December 4, 2022

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Nigeria’s Obasanjo secures unlikely Ethiopia ceasefire by Reuters

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©Reuters. FILE PHOTO – Former Nigerian President and Chair of the West Africa Drugs Commission Olusegun Obasanjo looks at documents during an interview with Reuters in Dakar, Senegal September 11, 2018. REUTERS/Aaron Ross

JOHANNESBURG (Reuters) – Olusegun Obasanjo has had mixed results as mediator of stubborn conflicts across Africa since stepping down as Nigerian president in 2007, although he never tired of trying.

But on Wednesday, the 85-year-old secured a surprise victory and led the team that announced a cessation of hostilities in Ethiopia, marking a diplomatic breakthrough in a conflict that has killed thousands, displaced millions and left many starving.

Aware of steady progress being made in ending two years of fighting whose roots go farther into Ethiopia’s history, the former army officer struck a cautious note.

“This moment is not the end of the peace process,” said the African Union mediator. “The implementation of the peace agreement signed today is critical to its success.”

He welcomed the Ethiopian government and Tigray forces to a signing ceremony Wednesday in the South African capital of Pretoria, where talks have been held since Oct. 25, and said the deal would allow Tigray’s humanitarian supplies to be restored.

Obasanjo resigned from the Nigerian presidency in 2007 and presided over elections that marked the first handover of power from one civilian head of state to another in Nigeria since independence from Britain in 1960.

Many Nigerians at the time of this vote were wondering if the man, who regularly spoke of plans to retire to his chicken farm, really intended to relinquish power after his allies once sought a constitutional amendment to secure him a third term.

In the end, he kept his promise, at least partially.

He resigned the presidency, but rather than set out to tend his poultry, he launched a new career trying to calm flare-ups across the continent, spreading from Ivory Coast and Liberia to the Congo, Angola, Burundi and Mozambique stretched.

Some cooled, others continued to simmer.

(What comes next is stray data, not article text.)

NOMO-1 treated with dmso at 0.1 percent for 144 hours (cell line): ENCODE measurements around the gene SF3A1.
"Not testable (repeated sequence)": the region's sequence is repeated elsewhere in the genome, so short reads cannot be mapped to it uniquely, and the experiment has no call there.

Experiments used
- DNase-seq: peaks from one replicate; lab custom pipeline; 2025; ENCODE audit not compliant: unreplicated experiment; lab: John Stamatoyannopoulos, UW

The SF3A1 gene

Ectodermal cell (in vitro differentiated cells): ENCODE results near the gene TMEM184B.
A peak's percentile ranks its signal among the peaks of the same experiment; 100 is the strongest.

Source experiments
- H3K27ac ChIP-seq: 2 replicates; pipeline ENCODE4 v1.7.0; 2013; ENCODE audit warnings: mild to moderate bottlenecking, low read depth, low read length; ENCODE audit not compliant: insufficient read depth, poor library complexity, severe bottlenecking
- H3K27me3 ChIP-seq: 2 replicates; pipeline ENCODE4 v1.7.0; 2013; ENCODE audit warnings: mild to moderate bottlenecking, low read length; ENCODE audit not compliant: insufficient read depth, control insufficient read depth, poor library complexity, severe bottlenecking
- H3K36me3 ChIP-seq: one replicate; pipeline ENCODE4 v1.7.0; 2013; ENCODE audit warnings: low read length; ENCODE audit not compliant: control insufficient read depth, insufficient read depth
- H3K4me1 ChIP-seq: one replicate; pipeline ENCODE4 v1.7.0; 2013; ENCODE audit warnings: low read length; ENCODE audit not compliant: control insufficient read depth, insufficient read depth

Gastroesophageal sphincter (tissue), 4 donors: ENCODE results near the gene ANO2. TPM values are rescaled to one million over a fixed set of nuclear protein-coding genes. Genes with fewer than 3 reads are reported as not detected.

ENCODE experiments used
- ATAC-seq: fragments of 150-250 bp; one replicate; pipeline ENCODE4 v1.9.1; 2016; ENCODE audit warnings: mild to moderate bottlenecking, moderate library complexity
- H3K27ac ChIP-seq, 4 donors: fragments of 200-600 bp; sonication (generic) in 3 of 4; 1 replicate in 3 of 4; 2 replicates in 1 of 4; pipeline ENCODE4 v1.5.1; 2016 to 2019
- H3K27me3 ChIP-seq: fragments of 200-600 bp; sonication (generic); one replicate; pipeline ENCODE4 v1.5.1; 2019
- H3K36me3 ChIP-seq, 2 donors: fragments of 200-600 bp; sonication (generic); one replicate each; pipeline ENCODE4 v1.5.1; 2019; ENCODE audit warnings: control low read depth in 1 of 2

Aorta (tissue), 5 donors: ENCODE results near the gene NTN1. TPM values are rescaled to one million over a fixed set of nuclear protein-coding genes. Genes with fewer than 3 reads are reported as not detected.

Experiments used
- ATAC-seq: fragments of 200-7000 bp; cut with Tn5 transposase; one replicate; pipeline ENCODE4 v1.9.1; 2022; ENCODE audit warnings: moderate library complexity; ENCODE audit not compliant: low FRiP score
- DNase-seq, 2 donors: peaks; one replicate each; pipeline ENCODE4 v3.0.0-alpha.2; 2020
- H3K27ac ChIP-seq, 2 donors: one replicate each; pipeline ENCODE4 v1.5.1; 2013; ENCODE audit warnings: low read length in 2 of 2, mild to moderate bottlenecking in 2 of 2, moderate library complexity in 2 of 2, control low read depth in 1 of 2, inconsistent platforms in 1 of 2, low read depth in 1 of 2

The test now is whether the conflict in Ethiopia is on course for a lasting peace deal or just a temporary respite.


His own country, meanwhile, has remained a victim of instability.

As president of Nigeria, an OPEC state that had been beset by violence across much of its territory, he faced an insurgency in the oil-producing Niger Delta that he was criticized for its harsh handling.

He did everything in his power to prevent his estranged deputy, Vice President Atiku Abubakar, from running for the presidency.

This move was blocked by the Supreme Court, although Abubakar never managed to secure the top job.

In the eyes of many in Nigeria and abroad, these maneuvers have tarnished his reputation as a democrat.

Obasanjo first rose to prominence in the Biafra region during the 1967–1970 civil war. As a young colonel in the Bundeswehr, he received the capitulation of the secessionist Biafrans.

After a coup in 1975, Obasanjo was number two in Murtala Mohammed’s military government, and when Mohammed was assassinated the following year, he became head of state.

He chaired the 1979 elections and handed power to an elected president – the first Nigerian army ruler to do so.

After a long period out of the limelight, Obasanjo was convicted of conspiring to overthrow dictator Sani Abacha on widely believed trumped-up charges and imprisoned in 1995.

After Abacha’s death in 1998, Obasanjo was released and elected civilian president in 1999.

As president, he restored Nigeria’s status as a major African power after years of isolation under Abacha, sent peacekeepers to several war zones, and was hailed at international summits.

He brought in a team of economic reformers who introduced more fiscal discipline and launched a war on corruption, though critics at the time said the crackdown was mostly aimed at his opponents. Despite its oil wealth, Nigeria’s economy has continued to falter.

Obasanjo, like others before and after him, has failed to contain ethnic, sectarian and regional tensions, including ongoing instability in the Niger Delta, where kidnapping and violence have seriously disrupted oil production.

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